“What it essentially highlights is that we still need a lot of research into the nature of asymptomatic and pre-symptomatic transmission of monkeypox,” Dr. Ward spoke.
A few people may feel mild symptoms, such as a sore throat, before they develop the rash.
Dr. Daskalakis stated that such individuals should remain home to protect others. But ultimately, he said, the possibility of pre-symptomatic spread doesn’t change the public health message to people at risk: immunization against monkeypox.
“Probably the strongest guidance is that if there is past history that would make you think that you’re at risk for monkeypox, it’s important to get vaccinated, and if there’s a potential for future risk, it’s important to get vaccinated,” He added.
This is the first study to identify monkeypox in transgender and nonbinary individuals, who often lack access to high-quality health care. and They are not often included in research studies.
“It’s very, very important that we report on both sex and gender differences, because both are important, and in some cases, they intersect,” Dr. Orkin spoke.
In The study involved researchers from 15 different countries who contributed clinical information on 69 cisgender and 62 transgender women. and Five nonbinary people were diagnosed with monkeypox in the period between 2002 and 2005. May 11 and Oct. 4. Oct. 4. and 21 percent were Black.
More than half of patients who participated in the study had sores on their anus or genitals, lips, eyes, or mouth. But some women — especially cisgender women — were initially misdiagnosed with other sexually transmitted infections.
Experts predicted that monkeypox would occur. “would have probably a slightly different pattern of transmission depending on social behaviors and norms within certain groups,” Dr. Abraar Karan is a Stanford University infectious disease physician.
This conclusion was supported by the new study. In Contrary to male monkeypox victims who have had sex with men over the past month, only 7 percent of patients in the study said they attended Pride events or similar gatherings. On average, transgender women had 10 partners in the past month. The cisgender woman had only one partner. and 7 percent of cisgender women stated that they had never been with a partner during the month prior.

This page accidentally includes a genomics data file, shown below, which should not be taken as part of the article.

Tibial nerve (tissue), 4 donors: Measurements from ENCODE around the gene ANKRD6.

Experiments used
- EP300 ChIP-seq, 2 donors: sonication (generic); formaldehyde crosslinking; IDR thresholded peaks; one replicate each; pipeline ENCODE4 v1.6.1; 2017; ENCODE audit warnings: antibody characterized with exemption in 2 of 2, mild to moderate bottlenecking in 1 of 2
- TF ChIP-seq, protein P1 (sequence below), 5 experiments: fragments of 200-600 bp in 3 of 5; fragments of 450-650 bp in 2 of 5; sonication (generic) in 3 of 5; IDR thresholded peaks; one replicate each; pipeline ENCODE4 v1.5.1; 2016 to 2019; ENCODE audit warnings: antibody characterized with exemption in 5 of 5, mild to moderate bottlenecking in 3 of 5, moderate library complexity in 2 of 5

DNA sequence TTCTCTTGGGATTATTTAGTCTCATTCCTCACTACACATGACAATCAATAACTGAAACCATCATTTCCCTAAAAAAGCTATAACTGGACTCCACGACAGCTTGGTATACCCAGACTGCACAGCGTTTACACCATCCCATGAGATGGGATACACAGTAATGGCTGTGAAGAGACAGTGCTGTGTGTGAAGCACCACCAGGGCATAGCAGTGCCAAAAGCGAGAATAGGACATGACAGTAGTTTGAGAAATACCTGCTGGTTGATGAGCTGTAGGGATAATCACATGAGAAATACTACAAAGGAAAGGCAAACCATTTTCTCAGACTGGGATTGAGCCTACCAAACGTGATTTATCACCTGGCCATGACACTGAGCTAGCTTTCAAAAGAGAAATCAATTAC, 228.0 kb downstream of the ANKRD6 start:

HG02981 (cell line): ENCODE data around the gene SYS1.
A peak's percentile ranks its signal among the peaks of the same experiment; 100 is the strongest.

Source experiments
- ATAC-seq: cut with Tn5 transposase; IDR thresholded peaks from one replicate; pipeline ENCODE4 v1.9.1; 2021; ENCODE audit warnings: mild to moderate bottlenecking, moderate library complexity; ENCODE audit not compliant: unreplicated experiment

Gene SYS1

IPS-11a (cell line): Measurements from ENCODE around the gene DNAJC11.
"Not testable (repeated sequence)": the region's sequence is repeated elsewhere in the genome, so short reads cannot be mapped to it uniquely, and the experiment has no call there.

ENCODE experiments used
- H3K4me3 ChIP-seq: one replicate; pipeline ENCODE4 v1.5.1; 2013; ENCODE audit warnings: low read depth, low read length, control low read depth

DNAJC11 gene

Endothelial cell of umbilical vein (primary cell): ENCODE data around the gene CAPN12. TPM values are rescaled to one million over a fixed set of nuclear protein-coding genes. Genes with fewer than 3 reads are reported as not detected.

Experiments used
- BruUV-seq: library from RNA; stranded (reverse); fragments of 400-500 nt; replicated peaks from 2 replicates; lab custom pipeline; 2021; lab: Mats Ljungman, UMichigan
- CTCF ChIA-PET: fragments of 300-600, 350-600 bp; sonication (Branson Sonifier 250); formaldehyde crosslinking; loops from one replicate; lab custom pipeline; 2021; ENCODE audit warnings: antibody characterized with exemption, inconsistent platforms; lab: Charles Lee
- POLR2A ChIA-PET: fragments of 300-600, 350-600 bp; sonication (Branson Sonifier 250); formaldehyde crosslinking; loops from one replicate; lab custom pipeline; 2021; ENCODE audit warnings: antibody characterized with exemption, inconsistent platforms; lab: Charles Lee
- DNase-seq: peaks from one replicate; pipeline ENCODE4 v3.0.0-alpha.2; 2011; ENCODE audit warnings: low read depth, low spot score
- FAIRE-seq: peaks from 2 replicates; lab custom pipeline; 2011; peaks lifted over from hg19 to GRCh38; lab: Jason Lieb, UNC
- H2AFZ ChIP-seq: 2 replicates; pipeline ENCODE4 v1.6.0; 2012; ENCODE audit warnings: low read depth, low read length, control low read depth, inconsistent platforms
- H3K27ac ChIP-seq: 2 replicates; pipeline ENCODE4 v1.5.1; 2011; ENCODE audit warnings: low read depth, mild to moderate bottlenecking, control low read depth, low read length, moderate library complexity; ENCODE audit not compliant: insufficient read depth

“So the driver was not the same,” Dr. Karan said.
Many transgender females in the study had undiagnosed risk factors for monkeypox. and Homelessness due to untreated H.I.V. and injection drug use. H.I.V. was reported by half the transgender women. This compares to 8 percent for cisgender woman. and Over half of transgender woman were involved in commercial sexual work, as opposed to just 3 percent for cisgenders.
“Even though the absolute number of people who are trans and engaged in sex work may not be very large, the extremely high prevalence of H.I.V. and now monkeypox and other sexually transmitted infections means that public health agencies need to be thinking of ways to do outreach in this population,” Jay Varma is the Cornell Center for Pandemic Prevention’s director. and Response.
Many transgender women sought treatment at sexual health clinics. However, many of the women who were cisgender in the study went to primary or emergency care, where they were less likely to have heard about monkeypox symptoms. One in three cisgender females were diagnosed with the disease late or with another one; others were likely never diagnosed.
“It’s very likely that infections have been missed and not picked up at all,” Dr. Orkin spoke.
A little over one quarter of the cisgender females in the study had children. But the doctors found only two cases. The C.D.C.’s observations jibe with that finding.
Dr. Karan warned that children may not be reported cases due to the stigma attached to monkeypox. He said that more research is needed to determine how symptoms might vary among different populations, especially in countries where the virus is known to have caused widespread outbreaks over many years.